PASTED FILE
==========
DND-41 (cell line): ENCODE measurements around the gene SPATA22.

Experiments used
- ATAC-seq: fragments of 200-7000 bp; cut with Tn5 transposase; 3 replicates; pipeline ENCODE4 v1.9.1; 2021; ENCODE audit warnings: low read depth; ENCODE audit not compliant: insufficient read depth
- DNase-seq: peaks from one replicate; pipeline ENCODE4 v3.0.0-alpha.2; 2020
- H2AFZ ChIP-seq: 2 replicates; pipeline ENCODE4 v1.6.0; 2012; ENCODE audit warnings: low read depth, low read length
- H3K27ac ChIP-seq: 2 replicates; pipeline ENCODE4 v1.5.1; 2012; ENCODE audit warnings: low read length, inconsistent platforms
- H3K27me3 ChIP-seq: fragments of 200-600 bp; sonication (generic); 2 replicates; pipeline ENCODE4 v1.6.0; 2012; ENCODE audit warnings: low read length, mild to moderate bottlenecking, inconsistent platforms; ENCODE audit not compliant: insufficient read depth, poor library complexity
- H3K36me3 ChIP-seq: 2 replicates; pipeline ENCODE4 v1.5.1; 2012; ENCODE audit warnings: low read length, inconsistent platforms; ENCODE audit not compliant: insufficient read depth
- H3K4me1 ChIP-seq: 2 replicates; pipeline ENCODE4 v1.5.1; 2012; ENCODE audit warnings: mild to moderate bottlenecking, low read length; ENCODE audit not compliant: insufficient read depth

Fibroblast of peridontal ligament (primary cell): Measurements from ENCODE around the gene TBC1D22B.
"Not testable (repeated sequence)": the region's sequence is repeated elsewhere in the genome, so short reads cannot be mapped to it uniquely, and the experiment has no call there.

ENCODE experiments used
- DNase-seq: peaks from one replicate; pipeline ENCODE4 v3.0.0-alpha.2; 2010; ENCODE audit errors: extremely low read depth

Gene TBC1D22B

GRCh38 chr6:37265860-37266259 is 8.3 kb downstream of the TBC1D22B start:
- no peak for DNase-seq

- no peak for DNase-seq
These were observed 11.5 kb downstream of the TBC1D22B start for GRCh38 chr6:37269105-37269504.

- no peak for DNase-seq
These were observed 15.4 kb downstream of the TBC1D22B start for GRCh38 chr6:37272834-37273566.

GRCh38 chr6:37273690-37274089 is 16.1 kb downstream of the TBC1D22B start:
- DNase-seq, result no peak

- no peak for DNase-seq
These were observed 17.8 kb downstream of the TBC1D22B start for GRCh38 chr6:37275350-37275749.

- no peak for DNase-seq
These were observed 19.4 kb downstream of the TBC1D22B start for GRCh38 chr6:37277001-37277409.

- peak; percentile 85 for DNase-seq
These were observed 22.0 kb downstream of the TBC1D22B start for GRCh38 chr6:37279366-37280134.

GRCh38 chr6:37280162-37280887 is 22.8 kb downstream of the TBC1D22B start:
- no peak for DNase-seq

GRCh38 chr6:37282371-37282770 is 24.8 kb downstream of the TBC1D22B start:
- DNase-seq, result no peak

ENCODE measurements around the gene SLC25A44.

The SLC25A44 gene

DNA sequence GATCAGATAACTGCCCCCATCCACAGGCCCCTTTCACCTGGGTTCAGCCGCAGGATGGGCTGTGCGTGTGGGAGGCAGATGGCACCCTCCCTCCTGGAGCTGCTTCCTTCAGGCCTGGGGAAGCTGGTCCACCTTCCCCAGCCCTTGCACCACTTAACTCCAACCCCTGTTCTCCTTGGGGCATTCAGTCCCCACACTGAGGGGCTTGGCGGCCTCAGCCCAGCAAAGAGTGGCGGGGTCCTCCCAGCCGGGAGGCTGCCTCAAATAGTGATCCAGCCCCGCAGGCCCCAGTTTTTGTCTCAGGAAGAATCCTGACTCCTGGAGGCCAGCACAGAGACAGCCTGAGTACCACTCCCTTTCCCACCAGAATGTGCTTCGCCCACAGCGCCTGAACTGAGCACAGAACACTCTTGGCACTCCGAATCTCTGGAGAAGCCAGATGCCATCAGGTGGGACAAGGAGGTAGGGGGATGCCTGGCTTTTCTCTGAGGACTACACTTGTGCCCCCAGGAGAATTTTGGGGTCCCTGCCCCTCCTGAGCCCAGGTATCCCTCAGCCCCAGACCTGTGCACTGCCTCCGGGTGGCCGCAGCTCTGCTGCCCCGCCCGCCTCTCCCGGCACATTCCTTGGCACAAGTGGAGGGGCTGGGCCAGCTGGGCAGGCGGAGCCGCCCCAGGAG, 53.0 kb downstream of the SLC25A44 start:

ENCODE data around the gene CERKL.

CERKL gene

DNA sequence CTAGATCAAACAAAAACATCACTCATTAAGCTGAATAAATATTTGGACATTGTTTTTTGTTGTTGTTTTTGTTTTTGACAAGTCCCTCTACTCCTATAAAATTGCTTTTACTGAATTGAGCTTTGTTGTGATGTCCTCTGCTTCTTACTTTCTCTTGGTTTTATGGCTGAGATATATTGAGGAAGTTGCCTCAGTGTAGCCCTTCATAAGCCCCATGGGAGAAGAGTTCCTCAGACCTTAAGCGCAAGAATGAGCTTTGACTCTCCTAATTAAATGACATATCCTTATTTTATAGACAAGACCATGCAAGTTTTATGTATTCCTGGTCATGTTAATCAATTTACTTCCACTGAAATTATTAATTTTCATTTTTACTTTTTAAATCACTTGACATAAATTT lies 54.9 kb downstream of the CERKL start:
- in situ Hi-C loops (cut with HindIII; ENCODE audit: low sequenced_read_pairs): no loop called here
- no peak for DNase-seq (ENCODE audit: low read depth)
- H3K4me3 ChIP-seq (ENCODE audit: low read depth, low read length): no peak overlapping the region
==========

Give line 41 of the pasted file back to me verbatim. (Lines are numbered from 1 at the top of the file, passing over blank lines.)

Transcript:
- H3K4me3 ChIP-seq (ENCODE audit: low read depth, low read length): no peak overlapping the region